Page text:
Because you can never be too safe when it comes to projects that involve ladders, we’d advise you to lash it as well. There are ladder lash systems designed to prevent any ladder from slipping or falling while climbers are ascending or descending. But for it to be effective, you have to tie it at the top, halfway up, and more importantly, at the base.
6. Ladder Gutter Clip
You could call the gutter clip the “gutter mount,” if that’s what you’re used to. These tools are meant to protect your gutters against accidental bumps and stabilize the ladder as the climber ascends or descends from the roof. They are also effective in redistributing the ladder’s leaning weight to make sure your gutters don’t crack or form a dent.
7. Setting Up a Chicken Ladder
Once you’ve gotten to the roof’s surface, you’ll have to use a special type of ladder. We recommend using chicken ladders, as they are specifically designed to be used on sloped roofs. The hooks at the top of the stiles are the primary feature that distinguishes it from your standard ladder, besides the rungs which are made of steel.
Its side rails are always made of aluminum or wood, to ensure the ladder remains lightweight and sturdy. Most chicken ladders have one wheel, but some of them come with two. They are attached at the hook, to make it easier for the climber to move across an angled roof without damaging the roofing material.
8. Using a Roofing Ladder Hook
Extension ladders can still be used on sloped roofs, but they’ll need the help of a roofing ladder hook to facilitate safety and stability. Commonly known as ridge hooks, roofing hooks are intentionally designed for that purpose, seeing as they are hooked-shaped to make it easier for the climber to secure the ladder over the ridge.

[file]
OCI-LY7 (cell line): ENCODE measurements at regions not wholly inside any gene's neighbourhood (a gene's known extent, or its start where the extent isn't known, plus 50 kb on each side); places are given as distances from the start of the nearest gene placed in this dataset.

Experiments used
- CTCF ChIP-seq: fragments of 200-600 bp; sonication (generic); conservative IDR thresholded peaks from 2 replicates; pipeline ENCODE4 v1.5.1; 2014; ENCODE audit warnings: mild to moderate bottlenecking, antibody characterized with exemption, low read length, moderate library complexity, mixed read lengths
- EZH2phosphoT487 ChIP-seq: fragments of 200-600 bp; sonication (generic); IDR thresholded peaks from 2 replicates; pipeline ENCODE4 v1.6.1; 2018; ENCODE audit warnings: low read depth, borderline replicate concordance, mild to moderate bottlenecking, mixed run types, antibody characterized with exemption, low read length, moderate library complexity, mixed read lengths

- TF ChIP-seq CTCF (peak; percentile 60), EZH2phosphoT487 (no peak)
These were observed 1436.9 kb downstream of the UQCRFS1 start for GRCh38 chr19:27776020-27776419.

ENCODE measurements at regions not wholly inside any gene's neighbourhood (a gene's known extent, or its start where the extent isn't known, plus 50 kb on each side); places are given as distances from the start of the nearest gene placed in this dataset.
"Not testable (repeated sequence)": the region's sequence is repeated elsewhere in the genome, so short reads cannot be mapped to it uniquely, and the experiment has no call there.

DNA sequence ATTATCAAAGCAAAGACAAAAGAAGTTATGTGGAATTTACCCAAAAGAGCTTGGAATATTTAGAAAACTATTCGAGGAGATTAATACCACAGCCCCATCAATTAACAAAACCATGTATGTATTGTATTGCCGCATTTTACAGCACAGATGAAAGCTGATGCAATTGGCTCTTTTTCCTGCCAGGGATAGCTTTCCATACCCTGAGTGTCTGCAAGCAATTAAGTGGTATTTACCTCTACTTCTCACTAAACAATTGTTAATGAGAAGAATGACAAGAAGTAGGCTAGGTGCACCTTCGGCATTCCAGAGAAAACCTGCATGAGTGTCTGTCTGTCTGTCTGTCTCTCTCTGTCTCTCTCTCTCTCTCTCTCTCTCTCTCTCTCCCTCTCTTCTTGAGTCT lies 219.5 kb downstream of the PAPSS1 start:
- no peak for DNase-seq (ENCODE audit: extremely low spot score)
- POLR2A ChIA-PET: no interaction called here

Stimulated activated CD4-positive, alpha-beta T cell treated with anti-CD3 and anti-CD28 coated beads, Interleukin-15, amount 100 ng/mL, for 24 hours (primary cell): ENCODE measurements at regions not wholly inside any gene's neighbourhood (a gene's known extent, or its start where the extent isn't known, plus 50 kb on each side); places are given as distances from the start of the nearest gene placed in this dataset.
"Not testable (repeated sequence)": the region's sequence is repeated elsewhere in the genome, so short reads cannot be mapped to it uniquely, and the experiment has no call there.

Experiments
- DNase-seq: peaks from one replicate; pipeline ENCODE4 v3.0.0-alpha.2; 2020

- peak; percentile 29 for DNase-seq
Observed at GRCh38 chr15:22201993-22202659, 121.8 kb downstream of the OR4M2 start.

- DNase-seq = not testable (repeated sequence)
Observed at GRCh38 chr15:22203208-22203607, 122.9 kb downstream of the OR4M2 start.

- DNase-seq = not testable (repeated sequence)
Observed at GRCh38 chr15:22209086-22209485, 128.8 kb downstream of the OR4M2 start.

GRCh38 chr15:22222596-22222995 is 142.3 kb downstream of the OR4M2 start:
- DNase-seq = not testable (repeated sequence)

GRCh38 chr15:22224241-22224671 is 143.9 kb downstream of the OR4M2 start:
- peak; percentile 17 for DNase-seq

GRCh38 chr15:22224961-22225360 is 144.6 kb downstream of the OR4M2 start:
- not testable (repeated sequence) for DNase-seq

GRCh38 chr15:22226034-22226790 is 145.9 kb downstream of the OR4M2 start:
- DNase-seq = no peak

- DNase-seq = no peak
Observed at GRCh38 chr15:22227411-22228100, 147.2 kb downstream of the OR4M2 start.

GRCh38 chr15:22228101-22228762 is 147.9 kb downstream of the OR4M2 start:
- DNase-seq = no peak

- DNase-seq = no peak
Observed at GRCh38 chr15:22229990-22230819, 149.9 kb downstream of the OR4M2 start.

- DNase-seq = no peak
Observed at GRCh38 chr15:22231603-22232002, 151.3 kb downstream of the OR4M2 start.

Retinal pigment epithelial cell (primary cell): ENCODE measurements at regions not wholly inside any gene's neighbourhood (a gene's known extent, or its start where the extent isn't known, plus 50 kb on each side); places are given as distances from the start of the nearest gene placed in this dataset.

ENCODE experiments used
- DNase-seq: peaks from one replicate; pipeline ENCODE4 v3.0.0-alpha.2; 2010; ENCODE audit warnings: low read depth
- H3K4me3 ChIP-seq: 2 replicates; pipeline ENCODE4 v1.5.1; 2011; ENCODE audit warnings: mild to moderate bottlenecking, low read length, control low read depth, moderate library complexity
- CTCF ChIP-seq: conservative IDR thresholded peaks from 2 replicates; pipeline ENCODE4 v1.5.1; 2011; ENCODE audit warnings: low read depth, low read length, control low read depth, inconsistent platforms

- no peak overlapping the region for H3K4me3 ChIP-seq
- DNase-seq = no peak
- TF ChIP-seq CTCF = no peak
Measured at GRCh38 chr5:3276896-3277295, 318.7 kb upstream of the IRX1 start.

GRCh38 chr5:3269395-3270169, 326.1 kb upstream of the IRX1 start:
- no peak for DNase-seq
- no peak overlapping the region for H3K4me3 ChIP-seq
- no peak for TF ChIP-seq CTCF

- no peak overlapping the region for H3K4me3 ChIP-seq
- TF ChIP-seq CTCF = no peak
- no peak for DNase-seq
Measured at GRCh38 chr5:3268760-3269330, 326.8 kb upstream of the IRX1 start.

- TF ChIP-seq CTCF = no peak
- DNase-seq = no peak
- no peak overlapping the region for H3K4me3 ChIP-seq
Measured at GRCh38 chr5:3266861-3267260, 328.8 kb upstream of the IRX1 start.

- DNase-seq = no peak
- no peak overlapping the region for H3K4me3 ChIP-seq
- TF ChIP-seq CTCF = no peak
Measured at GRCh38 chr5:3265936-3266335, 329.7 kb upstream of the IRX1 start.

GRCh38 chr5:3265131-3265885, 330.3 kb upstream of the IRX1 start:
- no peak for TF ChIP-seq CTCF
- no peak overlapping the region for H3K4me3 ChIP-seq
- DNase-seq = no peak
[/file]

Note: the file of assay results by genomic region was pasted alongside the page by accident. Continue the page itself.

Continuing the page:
These tools normally have two wheels that are meant to protect the roof’s shingles from any damages caused by friction when the ladder is being pushed up and over the ridge. For the record, the ridge hook’s T-section is not supposed to rest on the ridge tile. You have to make sure that it’s on the other side of the roof and evenly rested. Placing it on the ridge tile will leave you exposed to the risk of falling.
9. Using a Goat Steep Assist
A Goat Steep Assist is a personal fall arrest tool that’s typically used by steel erectors and roofers. This tool comprises a wheel, hook pad, and 4 to 5 poles of equal length. The poles are to be connected together and then to the hook before the climber goes up the roof. It’s effective if your roof is sloped at a 45-degree angle, but not more. In addition, it has a weight limit of 350 lbs.
Its hook goes over the ridge and the rest of the tiles that are on the other side of the roof, and the poles have steps that you can use to ascend or descend. Sadly though, it doesn’t have any wheels. So, you’ll have to pick it up before moving it, and that’s dangerous on a sloped roof.
Frequently Asked Questions (FAQs)
What’s the Function of the PiViT?
Using any type of ladder on a steep-shingled roof will require a PiViT. This non-moving but adjustable tool will provide the climber with a level surface, to ensure the ladder remains sturdy and doesn’t lose traction. Even if the roof looks non-walkable, it will help you get the job done.
What’s the Best Type of Ladder for an Uneven Surface?
If the ground is uneven, your best bet is to go for a ladder that has a solid base. And it’s common knowledge that ladders that have more than two points of contact with the ground are more stable. So if you had to choose, go for the stepladder. Four points of contact are ways better than the two points being offered by an extension ladder.
How Do You Prevent a Ladder from Falling?
For the most part, you only have to stabilize the ladder before ascending or descending. Also, make sure the surface below is firm and level, and your ladder is equipped with non-slip feet. If you can find someone willing to hold it while you climb, that’s great.
Accidents that involve ladders are surprisingly common. So if you don’t have the prerequisite level of experience needed to climb up a sloped roof, don’t. Hire a pro or reach out to someone who won’t mind helping. Risking it is definitely not the way to go, as you might end up being a statistic.
Featured Image Credit: Natalivideo, Shutterstock